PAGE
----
Intercultural adapturgy : twenty-first century women adapting Spanish golden age plays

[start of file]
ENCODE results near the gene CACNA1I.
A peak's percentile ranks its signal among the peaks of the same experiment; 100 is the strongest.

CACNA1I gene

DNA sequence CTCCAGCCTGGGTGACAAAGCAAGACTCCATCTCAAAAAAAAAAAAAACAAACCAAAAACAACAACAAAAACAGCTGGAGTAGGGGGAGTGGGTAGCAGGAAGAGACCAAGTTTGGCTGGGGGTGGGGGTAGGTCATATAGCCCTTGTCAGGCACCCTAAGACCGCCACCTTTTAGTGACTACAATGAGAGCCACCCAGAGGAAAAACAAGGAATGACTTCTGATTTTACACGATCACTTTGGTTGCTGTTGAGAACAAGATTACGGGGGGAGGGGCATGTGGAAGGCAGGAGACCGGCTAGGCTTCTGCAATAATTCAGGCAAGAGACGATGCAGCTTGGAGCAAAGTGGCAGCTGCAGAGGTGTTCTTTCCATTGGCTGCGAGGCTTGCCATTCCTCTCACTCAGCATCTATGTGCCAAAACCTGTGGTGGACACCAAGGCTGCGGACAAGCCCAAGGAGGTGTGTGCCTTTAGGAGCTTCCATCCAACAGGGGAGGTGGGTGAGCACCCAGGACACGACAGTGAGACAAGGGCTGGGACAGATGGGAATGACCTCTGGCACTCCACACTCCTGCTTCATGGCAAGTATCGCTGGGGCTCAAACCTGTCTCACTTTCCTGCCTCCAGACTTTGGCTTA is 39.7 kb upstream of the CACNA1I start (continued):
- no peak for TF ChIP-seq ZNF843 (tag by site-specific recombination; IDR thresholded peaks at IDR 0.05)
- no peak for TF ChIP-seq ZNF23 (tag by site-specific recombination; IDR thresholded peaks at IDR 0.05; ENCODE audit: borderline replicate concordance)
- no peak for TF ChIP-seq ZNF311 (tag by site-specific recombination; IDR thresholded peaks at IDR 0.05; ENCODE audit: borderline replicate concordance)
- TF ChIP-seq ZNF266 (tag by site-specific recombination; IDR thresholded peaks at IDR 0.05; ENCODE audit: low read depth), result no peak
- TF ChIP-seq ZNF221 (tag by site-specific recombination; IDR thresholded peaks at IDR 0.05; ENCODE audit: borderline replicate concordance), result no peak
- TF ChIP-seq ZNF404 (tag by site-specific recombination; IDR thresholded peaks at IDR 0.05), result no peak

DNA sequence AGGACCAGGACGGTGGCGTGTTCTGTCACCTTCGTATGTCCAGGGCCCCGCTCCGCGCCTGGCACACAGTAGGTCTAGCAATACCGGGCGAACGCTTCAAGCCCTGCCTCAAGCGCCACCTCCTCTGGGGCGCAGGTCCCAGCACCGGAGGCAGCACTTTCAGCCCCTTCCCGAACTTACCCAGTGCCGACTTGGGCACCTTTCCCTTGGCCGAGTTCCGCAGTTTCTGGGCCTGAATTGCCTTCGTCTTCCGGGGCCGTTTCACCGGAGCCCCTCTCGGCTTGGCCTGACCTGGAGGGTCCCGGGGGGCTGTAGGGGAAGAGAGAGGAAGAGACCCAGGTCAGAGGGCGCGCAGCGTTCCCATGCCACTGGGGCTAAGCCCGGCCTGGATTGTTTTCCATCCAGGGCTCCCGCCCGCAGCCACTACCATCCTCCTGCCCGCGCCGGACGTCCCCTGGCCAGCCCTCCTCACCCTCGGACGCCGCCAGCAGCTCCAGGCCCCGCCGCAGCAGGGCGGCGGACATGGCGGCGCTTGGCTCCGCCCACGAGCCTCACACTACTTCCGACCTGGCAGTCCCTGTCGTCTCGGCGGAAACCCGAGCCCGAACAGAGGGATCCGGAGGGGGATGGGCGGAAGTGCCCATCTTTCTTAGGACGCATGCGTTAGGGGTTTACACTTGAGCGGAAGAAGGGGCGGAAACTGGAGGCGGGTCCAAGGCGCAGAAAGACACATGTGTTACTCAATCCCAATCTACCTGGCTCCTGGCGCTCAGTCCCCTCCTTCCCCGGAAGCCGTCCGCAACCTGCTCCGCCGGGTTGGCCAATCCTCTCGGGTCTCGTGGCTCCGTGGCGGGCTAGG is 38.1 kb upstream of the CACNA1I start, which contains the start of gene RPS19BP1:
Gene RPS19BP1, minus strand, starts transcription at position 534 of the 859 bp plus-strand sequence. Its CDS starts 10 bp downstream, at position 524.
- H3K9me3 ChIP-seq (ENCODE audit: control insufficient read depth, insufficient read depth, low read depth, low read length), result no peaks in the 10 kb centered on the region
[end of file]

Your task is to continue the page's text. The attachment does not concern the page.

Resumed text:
Transferring work from one culture to another through translation or adaptation is a delicate process which requires careful consideration of both the positionality of the adapter and the intertextual reaction of the adapted work's target audience. In addition to traditional adaptation theories like intertextuality, the theatrical field of dramaturgy offers helpful insight into the adaptation process, especially as it relates to plays. This dissertation examines the ways that the combination of adaptation studies and dramaturgy, which Jane Barnette calls adapturgy, can inform intercultural adaptaitons of dramatic literature to create performable and effective theatre experiences for twenty-first century audiences. I achieve this goal by first examining two adapted plays: A Little Betrayal Among Friends by Caridad Svich, adapted from La traicion en la amistad by Maria de Zayas y Sotomayor, and Fever/Dream by Sheila Callaghan, adapted from La vida es sueno by Pedro Calderon de la Barca. I look at how dramaturgical and adapation theories can be applied to these plays via script analysis and contextual questioning. Then, using the skills gleaned from those two examples, I create my own translation and adaptation of Los empenos de una casa by Sor Juana Ines de la Cruz, and I reflect on my adapturgical process of doing so. In creating both a translation, titled How to Build a Noble House, and an adaptation, titled With the Temptation, a Way of Escape, I both preserve the unique traits of the Spanish Golden Age for performance in the twenty-first century and amplify Sor Juana's comedic and social intentions for a contemporary society. I believe that both of these considerations, alongside a reflection on the adapter's positionality and the intentions of the producing organization and production team for a live production, are invaluable to both the field of adaptaiton studies and of dramaturgy.